Clarice Feldman   12 09 05

Norman Podhoretz has written a must read article which explains the panic in the Democratic party and the champagne—swilling international set, as it is clear the Bush doctrine is reshaping the Middle East and is winning.

Every word of it is worth reading. Not the least of which are these which beyond peradventure of doubt  expose the nonsensically unrealistic thesis at the heart of the failed "realist"  and internationalist positions:

Brzezinski's worldview is a syncretistic mix of foreign—policy realism (with its emphasis on stability and the sanctity of national borders) and liberal internationalism (with its unshakable faith in compromise, consensus, and international institutions). In this he differs somewhat from another former National Security Adviser, Brent Scowcroft, a Republican who occupied the office under George W. Bush's father and whose own commitment to the realist perspective is pure and unadulterated.

In spite of this difference, the two men are at one in regarding the war in Iraq as a disastrous distraction from the really important business to which we should be attending in the Middle East—namely, the conflict between Israel and the Palestinians. In an article published some months before the invasion and entitled 'Don't Attack Saddam,' Scowcroft wrote:

Possibly the most dire consequence [of attacking Saddam] would be the effect in the region. The shared view in the region is that Iraq is principally an obsession of the U.S. The obsession of the region, however, is the Israeli—Palestinian conflict. If we were seen to be turning our backs on that bitter conflict, there would be an explosion of outrage against us.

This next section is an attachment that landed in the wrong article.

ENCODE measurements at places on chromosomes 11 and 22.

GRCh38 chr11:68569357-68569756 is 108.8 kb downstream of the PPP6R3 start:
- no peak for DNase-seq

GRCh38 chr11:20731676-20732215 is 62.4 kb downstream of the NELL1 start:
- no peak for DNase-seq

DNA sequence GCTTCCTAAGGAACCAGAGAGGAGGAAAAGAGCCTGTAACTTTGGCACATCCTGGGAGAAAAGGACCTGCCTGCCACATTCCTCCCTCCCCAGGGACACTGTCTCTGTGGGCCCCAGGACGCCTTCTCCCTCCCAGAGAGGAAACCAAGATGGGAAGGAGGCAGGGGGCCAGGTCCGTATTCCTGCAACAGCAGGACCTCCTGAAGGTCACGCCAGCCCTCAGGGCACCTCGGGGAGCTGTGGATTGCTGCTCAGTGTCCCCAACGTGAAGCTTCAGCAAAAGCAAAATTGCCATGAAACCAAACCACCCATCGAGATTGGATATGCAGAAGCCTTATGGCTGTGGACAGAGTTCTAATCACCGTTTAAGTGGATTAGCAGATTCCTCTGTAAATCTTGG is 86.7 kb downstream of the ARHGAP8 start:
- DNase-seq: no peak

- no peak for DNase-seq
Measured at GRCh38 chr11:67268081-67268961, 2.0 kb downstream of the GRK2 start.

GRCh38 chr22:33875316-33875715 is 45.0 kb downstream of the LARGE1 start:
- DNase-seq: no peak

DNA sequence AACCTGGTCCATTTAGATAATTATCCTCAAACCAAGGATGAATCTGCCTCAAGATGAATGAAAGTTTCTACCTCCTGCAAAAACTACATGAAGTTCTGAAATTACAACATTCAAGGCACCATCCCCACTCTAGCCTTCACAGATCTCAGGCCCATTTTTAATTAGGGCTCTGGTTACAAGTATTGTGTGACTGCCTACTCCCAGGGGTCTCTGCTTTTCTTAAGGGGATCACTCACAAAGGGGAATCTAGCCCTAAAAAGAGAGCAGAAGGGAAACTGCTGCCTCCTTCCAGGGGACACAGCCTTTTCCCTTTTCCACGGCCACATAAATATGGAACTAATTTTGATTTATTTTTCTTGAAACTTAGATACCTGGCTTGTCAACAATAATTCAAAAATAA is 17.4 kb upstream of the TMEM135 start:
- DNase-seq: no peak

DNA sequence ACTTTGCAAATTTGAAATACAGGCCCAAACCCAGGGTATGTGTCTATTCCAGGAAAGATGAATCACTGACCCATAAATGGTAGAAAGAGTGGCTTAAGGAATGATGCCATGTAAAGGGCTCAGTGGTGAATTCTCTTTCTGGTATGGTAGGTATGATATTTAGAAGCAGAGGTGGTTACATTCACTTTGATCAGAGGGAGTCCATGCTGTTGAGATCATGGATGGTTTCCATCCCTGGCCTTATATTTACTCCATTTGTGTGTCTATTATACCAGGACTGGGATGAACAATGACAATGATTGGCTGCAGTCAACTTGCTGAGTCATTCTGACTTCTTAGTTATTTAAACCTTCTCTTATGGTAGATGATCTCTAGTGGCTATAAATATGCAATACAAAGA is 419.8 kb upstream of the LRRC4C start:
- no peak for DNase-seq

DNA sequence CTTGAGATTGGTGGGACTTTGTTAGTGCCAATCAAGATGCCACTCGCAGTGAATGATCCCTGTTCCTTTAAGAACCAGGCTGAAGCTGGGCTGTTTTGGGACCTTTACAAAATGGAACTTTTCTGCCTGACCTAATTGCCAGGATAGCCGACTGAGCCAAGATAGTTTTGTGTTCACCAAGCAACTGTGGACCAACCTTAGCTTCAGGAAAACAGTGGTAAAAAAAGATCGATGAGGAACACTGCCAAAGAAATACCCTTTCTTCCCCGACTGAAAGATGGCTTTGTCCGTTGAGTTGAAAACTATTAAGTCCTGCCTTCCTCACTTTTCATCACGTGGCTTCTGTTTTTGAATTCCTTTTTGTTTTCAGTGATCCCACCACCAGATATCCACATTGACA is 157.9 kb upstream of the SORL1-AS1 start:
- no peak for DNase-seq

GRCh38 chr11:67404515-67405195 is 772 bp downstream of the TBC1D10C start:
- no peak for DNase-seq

Evidently he still holds to this view. So does Brzezinski, who attacks 'the Bush team' for having transformed 'a manageable, though serious, challenge of largely regional origin into an international debacle,' and who urges us to get out of Iraq, the sooner the better, so that we can shift our focus back to where it really belongs—'the Israeli—Palestinian peace process.'

Well, whether the conflict between Israel and the Palestinians is truly 'the obsession of the region' or, rather, a screen for other things, it certainly is the obsession of Brzezinski and Scowcroft, as it is of almost everyone else who looks at the Middle East from the so—called realist perspective and to whom stability is the great desideratum. Even from that perspective, however, the non—stop preoccupation with Israel would seem to be warranted only if the conflict with the Palestinians were the main cause of instability throughout the region.

This is indeed what Brzezinski, Scowcroft, and most other members of the realist school believe.6 Yet the realities to which they are so deferential in the abstract make utter nonsense of this idea. Since the birth of Israel in 1948, there have been something like two dozen wars in the Middle East (variously involving Egypt, Yemen, Lebanon, Syria, Iran, and Iraq) that have had nothing whatever to do with the Jewish state, or with the Palestinians. In one of these alone—the Iran—Iraq war of 1980—88—more lives were lost than in all the wars involving Israel put together.

Clarice Feldman   12 09 05